Common Sense first caught my attention while sittin' in the passenger seat of an Isuzu Rodeo, in the video of the "Soul By The Pound (Remix)". At the time, I thought the witty pop culture references laced in those rhymes were funny, yet somewhat smart. I would later cop his "Can I borrow a dollar" LP and think the same of the lyrics on that joint. Much can be said about his first LP, and the fact that a great promise showed. However, it was only on his sophomore effort (far from sophomoric) where his aptitude was realized. If ever there was an album that epitomized the word 'classic,' it would undoubtedly be "Resurrection." At first listen 10 years down the timeline, listening to it reminds me of "Low End Theory" in terms of absolute timelessness. Words of wisdom laced throughout it still ring true today, and the music sounds fresher than spring lettuce on March 21st.
The album opens up with the title track, and the scratches by Mista Sinista blend harmoniously with the jazzy melody. Common opens it up by spittin out how he is literally immersed in his music. All he does it to "bathe in basslines, rinse in riffs" and "dry in drums." I'm embarrassed to call Track 2 an anthem, because that does not do it the justice it deserves. Boasting quite possibly the fattest beat ever constructed, "I Used to Love H.E.R." is a metaphor of a lifetime long relationship between Common and a woman; aptly named hip-hop. Not only does this cut give us a history lesson into how hip-hop changed from where just "a few New York niggaz, had did her in the park," to the glamour and glitz of Hype Williams-directed videos, it also conveys Common's passion and reliance for the artform for self-expression: "I met this girl, when I was ten years old/ And what I loved most she had so much soul/ She was old school, when I was just a shorty/ Never knew throughout my life she would be there for me." From this point on, Common displays his wit and creativity with the laid back groove, "Watermelon." This is where he showcases the same lyrical charm from his first LP:
"I express like an interstate
Hyper when I ventilate
My rap pieces penetrate
and infiltrate your mental state
Just to reiterate
That I innovate.."
"Book of Life" follows and takes one on another headtrip. An autobiographical tale, Common relays his trials and tribulations over the years, and puts a few things in perspective. If you thought that this LP was gonna be full of hilarious punchlines and ill metaphors only, then you are in for a bit of surprise. What made this LP so resonating is that a jarring amount of realism breaks through some of the tracks. One line sums up the underlying message. "It itself life is an obstacle/ As I maneuver through the manure I try to be responsible."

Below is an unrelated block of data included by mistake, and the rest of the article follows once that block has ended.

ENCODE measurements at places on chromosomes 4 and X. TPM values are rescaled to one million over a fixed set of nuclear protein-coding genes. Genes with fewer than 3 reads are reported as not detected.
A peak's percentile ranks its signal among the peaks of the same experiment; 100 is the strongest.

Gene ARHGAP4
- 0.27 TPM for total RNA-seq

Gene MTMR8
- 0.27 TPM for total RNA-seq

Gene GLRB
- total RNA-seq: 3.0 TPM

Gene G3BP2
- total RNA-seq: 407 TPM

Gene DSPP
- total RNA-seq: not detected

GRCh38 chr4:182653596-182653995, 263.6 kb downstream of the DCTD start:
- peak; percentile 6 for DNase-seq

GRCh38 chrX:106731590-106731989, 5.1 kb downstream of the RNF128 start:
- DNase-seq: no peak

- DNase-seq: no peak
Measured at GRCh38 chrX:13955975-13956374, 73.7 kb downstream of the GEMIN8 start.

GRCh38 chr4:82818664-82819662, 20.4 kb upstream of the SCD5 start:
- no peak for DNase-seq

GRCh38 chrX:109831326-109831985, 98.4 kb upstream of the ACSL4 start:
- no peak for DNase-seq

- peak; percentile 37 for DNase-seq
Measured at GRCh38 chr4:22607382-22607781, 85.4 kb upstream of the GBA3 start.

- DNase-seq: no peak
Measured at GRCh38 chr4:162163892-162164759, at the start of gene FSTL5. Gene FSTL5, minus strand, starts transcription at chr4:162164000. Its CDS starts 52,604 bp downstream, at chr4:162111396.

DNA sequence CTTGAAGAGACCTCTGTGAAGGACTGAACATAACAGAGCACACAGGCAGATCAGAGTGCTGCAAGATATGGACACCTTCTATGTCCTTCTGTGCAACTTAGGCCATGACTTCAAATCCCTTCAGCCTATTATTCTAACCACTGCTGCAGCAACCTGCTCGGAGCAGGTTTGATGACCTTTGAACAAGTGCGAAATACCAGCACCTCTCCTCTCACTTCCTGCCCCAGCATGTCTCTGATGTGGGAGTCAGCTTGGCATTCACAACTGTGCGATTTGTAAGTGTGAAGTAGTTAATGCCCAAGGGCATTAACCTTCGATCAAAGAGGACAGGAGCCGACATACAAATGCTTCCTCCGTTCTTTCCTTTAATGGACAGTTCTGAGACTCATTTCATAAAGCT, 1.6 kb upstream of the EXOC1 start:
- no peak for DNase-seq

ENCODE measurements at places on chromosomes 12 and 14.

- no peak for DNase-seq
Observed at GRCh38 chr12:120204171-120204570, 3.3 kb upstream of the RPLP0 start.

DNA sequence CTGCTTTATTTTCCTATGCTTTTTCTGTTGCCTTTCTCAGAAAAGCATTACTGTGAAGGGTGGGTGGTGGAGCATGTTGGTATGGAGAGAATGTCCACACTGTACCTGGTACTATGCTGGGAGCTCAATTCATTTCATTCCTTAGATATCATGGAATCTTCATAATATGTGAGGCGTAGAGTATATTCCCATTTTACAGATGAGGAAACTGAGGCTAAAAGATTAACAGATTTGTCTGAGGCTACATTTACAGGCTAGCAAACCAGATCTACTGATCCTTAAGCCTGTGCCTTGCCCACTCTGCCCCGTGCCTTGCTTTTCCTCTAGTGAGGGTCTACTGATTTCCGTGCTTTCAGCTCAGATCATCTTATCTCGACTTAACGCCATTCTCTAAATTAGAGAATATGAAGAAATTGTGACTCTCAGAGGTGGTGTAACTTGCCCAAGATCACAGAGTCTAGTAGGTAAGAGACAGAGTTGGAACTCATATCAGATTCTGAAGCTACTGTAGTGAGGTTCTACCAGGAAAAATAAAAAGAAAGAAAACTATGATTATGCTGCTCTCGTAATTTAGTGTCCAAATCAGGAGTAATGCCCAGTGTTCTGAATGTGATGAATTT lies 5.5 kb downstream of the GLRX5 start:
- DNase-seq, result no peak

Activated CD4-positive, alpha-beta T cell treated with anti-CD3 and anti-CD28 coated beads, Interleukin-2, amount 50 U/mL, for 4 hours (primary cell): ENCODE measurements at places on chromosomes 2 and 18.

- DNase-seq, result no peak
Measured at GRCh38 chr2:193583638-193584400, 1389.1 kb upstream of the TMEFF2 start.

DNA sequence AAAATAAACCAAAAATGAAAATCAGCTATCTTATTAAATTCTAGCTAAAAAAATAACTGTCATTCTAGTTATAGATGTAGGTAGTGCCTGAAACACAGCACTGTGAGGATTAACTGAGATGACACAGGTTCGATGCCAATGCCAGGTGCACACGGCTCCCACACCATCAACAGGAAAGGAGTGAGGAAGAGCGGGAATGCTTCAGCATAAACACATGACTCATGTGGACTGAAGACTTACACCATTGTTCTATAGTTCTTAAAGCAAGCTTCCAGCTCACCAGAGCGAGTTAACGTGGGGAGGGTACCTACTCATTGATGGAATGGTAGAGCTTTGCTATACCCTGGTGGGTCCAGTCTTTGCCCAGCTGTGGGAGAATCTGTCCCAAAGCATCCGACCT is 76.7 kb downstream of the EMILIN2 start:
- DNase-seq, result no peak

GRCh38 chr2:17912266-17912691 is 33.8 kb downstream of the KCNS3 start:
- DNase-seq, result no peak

One minor drawback that this LP has, is the fact that track 5 is wasted! A wicked fuckin' beat just plays out, without anyone spittin over it. For such a tight track, we would have at least hoped that someone woulda graced it with their lyrics. Imagine how disappointed you woulda been if Biggie never rapped over the "One More Chance" beat, and he just let it play through for a minute or so. Injustice. "In My Own World (Check the Method)" is done with fellow crewmate and producer, No ID. Here, he waxes lyrical about the economic hardships of MCing. Track 6 is a throwaway insert about a macking session gone wrong, and "Nuthin' to Do" highlights the 'ample' ways to wile away the time in the South of Chi-Town. "Communism" epitomizes what Common Sense can do as an artist; combine extremely clever, insightful yet thought-provoking words over an intoxicatingly-hypnotic, jazzy beat:
"Com is on a mission
not to work for commission
It's a common market and it's so much competition
but to me, competition is none
To my comp I'm a ton
I get amped like Watts in a riot
my compact disc is a commodity, so buy it..."
The same can be said of "Orange Pineapple Juice" and "This is me." The other track, "Chapter 13 (Rich Man vs. Poor Man)" is a collabo with Y-Not, and offers a humorous anecdote. "Maintainin" and "Sum shit I wrote" are yet more showcases of Common's penmanship. His supreme lyrical ability is on display like Entemann's doughnuts. Finally, the LP closes out with Lonnie Rashid Lynn's father philosophizin' about the current state of affairs. At the time, I found that a first amongst the image-driven hip hop. Common opened the door into his world, and was not afraid to say to the hip hop community, "I was born in Chicago raised on Planet Rock." Despite all the thuggin going on at that time, Common refrained from hiding behind an image to sell records. He was an artist who just wanted to say that "I love my music, I love my momma." And like what Chris Rock also said about cornbread, 'aint nothing wrong wit dat.'
Music Vibes: 9 of 10 Lyric Vibes: 10 of 10 TOTAL Vibes: 9.5 of 10
Originally posted: July 20, 2002